Gaming the System of College Rankings
It is that time of year again when hundreds of thousands of high school seniors across the country are deep in deliberation as to where they will go to college. For many of these students (and their parents), weighing heavily into their ultimate decision is where these colleges stand in the still highly influential U.S. News and World Report rankings of best colleges. While routinely the subject of much criticism and scorn, this annual ranking remains for many the gold-standard for grading our institutions of higher learning. So much so that according to a recent report in ProPublica, many universities are taking extreme measures to improve their ranking. Some are even engaging in downright fraud.
Here is a rundown of the principal ways through which, according to ProPublica, some colleges are trying to game the system:
- Abbreviated Applications. Also known as “fast apps,” these are applications that require very little effort on the part of the prospective student. They are often prefilled with student information and do not require an essay. They may even dispense with the customary application fee. The benefit to the college is that it facilitates a larger pool of applicants to “super-charge application numbers” which is one of the key factors that goes into grading how selective a college is. Having more applications drives up a college’s score because, in what some would say is a perverse mutation in American education, the more people a school rejects, the better the school is considered.
- The Common Application. This is an application that is shared by roughly 500 colleges and counting. It allows the prospective student to merely fill out the one application and submit it to any participating school. It serves as another easy way to boost the number of applications.
- Early Decisions. Many schools encourage students to apply “early decision” or “early action” which requires a commitment by the applicant to attend the university if accepted. This is an attractive option for many students because the likelihood of early decision acceptance is usually disproportionately higher than it is through the regular application process. It is also attractive for colleges because it increases their so-called “yield” rate, which is the percentage of students offered admission who choose to attend. While this element is no longer factored into the official U.S. News rankings, it is still a statistic that colleges trumpet and that has significance to prospective students.
- Preemptive Rejections. This is another strategy to increase “yield” and involves preemptively rejecting those students most likely to turn down an offer. No school wants to be anyone’s safety school, so many schools are taking into account the demonstrated interest a particular applicant shows in the school (through phone calls, visits, email inquiries, etc.) and saying no to those who are clearly more interested in going elsewhere.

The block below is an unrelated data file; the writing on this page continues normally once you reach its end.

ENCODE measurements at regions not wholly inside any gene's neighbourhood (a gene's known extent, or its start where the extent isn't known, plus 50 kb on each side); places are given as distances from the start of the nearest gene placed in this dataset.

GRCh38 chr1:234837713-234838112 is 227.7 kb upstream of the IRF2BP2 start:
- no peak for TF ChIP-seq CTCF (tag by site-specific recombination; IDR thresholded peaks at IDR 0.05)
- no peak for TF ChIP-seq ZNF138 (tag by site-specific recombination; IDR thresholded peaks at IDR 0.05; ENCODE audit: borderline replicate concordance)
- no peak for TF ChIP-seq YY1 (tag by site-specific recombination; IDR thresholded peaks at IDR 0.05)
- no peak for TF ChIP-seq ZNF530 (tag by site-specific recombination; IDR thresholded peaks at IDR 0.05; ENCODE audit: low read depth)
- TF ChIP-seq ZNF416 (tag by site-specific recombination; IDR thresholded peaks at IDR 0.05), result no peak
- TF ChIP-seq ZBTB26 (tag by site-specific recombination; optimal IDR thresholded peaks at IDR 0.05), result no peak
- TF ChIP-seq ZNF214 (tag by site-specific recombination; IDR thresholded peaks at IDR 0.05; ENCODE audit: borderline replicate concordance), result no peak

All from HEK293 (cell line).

- Waiving Standardized Tests. More and more colleges are moving in the direction of making optional standardized tests, like the dreaded SATs. Many advocate this approach as a way to even out the playing field for those less advantaged students who for a variety of reasons may not perform particularly well on these tests. There are two additional attributes of this approach. It is another way to pump up the number of applicants. And it skews upward the school’s average test score since those who perform poorly on these tests are the ones most likely to withhold them if given the option.
- Outright Fraud. Several schools have taken an even more direct approach to beefing up their numbers. They have simply made stuff up. George Washington University, Emory University and Claremont McKenna College are just three recent examples of schools that have submitted to U.S. News inflated student grades or test scores to boost their rankings. See GWU Caught Cheating in Coveted U.S. News College Rankings. This kind of misreporting may be more widespread than most people realize. At least that was what came out of a survey released last fall by Inside Higher Ed where roughly 90 percent of the college admissions directors surveyed stated their belief that more schools are cheating than we know about.
So, prospective college students be warned. Make sure your college selection decisions are based on full and complete information. The U.S. News Rankings may certainly provide you with some useful information on the prestige and quality of the schools you are considering. At the same time, it would be wise to look behind the rankings for the most complete picture on what a particular university has to offer and whether it is everything it is chalked up to be.
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